I have been dreaming about decorating a little girl’s room for some time now…18 years to be exact.  When I was pregnant with my first child, we didn’t know the gender of the baby.  We chose a neutral Noah’s Ark bedroom set to put on our baby registry.  Our baby girl seemed to be delighted with her bedroom.  This also worked for our next baby, a boy who was born 18 months later.  Areli and Cole shared a room and the animals in muted colors worked great for them.

However, when Areli turned three she became a big girl almost overnight.  She was totally potty-trained and moved into a big bed.  As I searched for the perfect comforter set, I began to dream of decorating a room for her.  Perhaps soon we would move to a bigger home and Areli could have her own room, a GIRL’S room!

I found a lovely comforter and sheet set called, “Mariposa.”  It had butterflies on a purple and yellow back ground.  For the next few years I played with decorating ideas.  I would paint imaginary walls in my mind, first bright yellow, then lavender.  I would experiment with different colors of curtains.  I decided that I would frame the adorable Anne Geddes baby butterflies in white frames and put them up all over the walls.   The most beautiful little girl’s room began to take shape, and I was so proud of myself.  Areli was going to be thrilled!

The years passed and we never did get a home big enough to give Areli her own room.  We never had the time or money to paint walls and decorate, and then we rented for several years.  Boring white walls became the norm for us.

Finally we moved into our own home and Areli got the largest bedroom…to share with two brothers.  Eventually the brothers moved out and a sister moved in.  There was even a baby in there a few times.  Yet we never seemed able to patch the cracking walls and paint over the dull and faded yellow.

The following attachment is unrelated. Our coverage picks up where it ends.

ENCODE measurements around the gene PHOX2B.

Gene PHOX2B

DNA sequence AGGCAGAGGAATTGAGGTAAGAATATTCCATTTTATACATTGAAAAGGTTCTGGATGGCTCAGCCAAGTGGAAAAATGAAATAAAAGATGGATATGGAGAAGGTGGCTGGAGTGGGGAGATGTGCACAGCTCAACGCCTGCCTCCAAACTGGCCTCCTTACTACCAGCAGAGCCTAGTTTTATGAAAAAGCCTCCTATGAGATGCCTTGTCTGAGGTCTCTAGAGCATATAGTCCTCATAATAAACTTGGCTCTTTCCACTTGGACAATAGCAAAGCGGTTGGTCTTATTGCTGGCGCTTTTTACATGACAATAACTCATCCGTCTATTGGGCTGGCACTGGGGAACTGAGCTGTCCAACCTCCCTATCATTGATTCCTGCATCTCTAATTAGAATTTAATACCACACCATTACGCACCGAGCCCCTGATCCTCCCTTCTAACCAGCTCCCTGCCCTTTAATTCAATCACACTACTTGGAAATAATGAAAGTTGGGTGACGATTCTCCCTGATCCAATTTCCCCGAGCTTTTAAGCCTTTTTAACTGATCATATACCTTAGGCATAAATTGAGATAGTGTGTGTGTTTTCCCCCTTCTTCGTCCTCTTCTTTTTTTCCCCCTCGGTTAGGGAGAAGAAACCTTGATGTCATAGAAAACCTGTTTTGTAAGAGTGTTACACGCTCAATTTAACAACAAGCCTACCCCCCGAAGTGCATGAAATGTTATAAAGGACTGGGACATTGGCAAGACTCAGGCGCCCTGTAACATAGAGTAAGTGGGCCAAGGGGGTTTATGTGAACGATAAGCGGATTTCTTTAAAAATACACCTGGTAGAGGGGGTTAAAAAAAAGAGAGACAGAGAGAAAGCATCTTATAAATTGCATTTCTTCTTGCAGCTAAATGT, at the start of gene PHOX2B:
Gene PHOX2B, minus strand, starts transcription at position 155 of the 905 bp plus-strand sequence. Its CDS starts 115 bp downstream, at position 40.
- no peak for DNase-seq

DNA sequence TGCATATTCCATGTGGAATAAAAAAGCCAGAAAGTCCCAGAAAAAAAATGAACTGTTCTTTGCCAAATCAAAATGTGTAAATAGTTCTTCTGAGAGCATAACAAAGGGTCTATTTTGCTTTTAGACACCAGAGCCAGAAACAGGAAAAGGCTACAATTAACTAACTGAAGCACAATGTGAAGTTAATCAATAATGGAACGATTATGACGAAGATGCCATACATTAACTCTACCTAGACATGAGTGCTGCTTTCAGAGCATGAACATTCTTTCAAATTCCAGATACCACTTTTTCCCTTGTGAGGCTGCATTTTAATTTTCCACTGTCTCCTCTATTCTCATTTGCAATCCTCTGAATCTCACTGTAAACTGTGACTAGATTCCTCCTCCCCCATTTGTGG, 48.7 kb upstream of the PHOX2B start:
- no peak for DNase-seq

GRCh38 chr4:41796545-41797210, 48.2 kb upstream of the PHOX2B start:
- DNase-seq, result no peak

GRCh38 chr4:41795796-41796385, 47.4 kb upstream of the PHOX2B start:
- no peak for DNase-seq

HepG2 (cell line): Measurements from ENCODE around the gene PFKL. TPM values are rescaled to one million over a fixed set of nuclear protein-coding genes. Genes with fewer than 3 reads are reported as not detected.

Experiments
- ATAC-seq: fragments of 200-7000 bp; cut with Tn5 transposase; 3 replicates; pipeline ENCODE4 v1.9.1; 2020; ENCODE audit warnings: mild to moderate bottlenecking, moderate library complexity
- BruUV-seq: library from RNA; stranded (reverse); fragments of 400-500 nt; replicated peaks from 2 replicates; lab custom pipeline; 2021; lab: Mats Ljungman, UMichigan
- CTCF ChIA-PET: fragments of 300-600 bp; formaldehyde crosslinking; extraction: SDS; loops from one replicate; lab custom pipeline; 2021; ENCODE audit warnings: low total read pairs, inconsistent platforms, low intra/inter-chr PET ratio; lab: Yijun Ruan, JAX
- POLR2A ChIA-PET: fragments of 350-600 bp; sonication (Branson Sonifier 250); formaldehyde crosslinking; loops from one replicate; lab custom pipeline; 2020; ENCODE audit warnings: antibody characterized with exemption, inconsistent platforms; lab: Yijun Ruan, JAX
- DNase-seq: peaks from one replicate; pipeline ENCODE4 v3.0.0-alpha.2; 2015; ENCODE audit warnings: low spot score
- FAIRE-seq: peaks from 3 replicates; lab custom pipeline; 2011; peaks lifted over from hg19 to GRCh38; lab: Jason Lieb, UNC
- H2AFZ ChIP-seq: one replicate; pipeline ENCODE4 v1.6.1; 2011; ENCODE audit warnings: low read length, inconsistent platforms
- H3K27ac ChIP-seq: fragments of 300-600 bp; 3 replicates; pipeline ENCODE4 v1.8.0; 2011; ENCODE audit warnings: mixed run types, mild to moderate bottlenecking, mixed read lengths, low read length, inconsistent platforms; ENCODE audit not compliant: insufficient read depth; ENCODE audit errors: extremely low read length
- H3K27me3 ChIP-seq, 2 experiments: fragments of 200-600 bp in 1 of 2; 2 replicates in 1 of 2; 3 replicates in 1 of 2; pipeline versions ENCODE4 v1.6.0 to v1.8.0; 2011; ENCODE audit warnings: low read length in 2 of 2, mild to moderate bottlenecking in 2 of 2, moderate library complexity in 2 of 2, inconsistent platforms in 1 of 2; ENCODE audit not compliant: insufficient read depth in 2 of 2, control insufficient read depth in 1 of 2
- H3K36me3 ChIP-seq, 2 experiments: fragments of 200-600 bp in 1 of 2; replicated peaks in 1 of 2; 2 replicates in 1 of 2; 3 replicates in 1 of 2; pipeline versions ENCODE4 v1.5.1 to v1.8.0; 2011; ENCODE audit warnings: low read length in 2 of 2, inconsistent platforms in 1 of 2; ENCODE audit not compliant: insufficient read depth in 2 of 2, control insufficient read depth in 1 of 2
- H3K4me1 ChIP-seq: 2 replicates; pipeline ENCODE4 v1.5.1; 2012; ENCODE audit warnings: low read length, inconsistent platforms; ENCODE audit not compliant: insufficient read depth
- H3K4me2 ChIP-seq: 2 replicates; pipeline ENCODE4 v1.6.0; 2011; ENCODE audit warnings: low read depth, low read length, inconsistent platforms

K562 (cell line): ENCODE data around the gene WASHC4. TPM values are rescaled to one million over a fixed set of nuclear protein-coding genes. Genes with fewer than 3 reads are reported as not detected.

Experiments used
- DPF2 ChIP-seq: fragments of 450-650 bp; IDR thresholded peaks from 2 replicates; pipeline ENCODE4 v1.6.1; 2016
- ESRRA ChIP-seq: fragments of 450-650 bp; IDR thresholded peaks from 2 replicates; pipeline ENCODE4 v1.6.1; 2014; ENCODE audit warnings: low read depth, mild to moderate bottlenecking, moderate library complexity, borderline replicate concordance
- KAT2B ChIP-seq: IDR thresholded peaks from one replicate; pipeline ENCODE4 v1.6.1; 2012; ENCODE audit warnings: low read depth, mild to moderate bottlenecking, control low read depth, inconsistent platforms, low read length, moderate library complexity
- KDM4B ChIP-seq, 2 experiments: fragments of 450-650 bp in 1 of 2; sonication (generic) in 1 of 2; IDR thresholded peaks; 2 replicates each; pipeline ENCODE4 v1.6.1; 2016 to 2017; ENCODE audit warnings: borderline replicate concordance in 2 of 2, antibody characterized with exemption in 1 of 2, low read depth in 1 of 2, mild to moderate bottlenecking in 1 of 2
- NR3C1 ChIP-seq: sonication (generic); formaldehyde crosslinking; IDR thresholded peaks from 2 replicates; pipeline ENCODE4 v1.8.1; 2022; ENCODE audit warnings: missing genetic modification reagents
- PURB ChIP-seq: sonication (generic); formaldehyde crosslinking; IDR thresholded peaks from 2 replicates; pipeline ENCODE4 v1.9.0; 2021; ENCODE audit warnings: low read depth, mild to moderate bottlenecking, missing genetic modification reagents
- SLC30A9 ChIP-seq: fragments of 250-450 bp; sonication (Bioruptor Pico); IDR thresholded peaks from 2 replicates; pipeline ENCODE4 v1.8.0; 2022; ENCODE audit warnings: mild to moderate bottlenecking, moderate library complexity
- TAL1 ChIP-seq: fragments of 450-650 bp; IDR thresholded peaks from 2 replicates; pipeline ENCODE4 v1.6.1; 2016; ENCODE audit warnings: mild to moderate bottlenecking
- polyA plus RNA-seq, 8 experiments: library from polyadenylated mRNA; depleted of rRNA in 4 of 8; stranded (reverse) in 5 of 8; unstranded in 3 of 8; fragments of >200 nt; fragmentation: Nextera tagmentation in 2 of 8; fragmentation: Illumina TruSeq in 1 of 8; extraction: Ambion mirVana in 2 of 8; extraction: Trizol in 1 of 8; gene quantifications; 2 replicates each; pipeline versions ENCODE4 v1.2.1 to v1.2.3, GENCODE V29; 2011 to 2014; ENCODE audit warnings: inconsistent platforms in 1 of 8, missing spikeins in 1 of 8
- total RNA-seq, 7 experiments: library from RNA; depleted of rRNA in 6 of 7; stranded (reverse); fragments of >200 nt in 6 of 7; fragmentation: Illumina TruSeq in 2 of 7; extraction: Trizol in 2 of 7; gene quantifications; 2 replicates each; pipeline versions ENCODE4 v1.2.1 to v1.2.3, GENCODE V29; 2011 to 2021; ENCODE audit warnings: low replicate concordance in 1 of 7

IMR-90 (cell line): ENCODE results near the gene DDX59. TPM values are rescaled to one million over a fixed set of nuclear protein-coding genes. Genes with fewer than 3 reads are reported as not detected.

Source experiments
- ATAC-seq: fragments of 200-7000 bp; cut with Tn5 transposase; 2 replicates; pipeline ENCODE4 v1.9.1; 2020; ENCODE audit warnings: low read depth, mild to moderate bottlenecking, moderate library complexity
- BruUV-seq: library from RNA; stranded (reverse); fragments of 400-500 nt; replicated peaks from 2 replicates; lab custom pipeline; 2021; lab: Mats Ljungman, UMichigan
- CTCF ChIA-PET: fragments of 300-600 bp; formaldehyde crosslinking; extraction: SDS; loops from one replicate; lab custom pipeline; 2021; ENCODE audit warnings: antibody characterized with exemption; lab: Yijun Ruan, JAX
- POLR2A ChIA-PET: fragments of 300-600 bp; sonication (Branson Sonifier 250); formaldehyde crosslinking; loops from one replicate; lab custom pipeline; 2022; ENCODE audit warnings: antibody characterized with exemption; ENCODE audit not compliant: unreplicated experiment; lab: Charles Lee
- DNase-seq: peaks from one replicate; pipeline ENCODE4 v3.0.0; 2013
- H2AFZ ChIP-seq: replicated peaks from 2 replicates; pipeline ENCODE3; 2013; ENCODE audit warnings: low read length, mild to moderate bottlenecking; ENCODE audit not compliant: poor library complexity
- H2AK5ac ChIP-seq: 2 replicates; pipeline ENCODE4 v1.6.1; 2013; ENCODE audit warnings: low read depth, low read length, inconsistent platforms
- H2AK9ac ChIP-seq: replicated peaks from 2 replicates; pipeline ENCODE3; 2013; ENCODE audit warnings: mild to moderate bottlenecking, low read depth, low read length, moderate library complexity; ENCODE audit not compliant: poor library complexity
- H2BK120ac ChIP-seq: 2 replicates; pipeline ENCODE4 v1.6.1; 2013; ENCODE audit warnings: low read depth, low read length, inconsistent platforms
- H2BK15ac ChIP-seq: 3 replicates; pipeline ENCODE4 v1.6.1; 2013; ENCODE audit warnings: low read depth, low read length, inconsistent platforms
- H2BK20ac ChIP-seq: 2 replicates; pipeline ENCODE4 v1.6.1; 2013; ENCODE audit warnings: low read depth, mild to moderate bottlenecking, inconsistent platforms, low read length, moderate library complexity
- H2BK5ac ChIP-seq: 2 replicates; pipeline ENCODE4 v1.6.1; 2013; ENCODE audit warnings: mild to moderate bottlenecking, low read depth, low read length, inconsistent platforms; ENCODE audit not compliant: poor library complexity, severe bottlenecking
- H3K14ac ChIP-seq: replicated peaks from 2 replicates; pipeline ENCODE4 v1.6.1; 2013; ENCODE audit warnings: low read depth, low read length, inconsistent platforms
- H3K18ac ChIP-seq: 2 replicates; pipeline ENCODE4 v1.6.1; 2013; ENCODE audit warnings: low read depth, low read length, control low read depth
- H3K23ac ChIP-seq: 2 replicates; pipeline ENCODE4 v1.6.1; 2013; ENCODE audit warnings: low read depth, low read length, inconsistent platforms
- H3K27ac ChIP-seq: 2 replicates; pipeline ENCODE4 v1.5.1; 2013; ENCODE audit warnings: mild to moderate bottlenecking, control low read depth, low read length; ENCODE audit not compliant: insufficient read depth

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I still held on to my dream of a purple and yellow room for Areli.  However, Areli was now growing up and developing her own dreams.  I realized that purple, yellow, and butterflies had nothing to do with her dreams.  She preferred green, blue, horses, football, and photography.  She had developed tastes that were totally different from mine!  How did this happen?

This is all that is left of my dreams.

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A picture that is being stored in the attic and faded old sheets that used to be purple.

This year Areli turned 18.  She has grown into a beautiful and capable young woman.  She is so very like me, yet so totally different.

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She has different tastes in books, movies, clothes, and interior decorating.  She still loves green and blue and football and photography.  She helps so much around our home.  She loves and serves her family everyday with grace and endurance.

It was finally time for a bedroom makeover – ARELI STYLE!

Chris had a week off of work right around Areli’s 18th birthday.  He spent much of it fixing her walls, painting, and hanging window treatments and decorations.

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Areli picked the color “Electric Lime.”  When I saw it on the wall for the first time I thought, “Oh my!  Was that really what Areli wanted?”

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SHE LOVES IT!  Her dream had become a reality!  Now she has the perfect girl’s room in which to do her school work, hang out, and rest.  She still has to share it with a younger sister, but I think she feels like it is finally truly a room for HER, designed by her.

Areli graduates from High School in less than two weeks.  She has worked ahead and has already finished all of her classes with straight As.  She is going to work on her photography over the summer and get a job in the fall.  Her plan is to attend a Discipleship Training School with Youth With a Mission the following year.  I am excited for her!  The sky is the limit and the possibilities are endless.  With all the missions organizations all over the world, she could do anything and go anywhere.  Her future potential is boundless!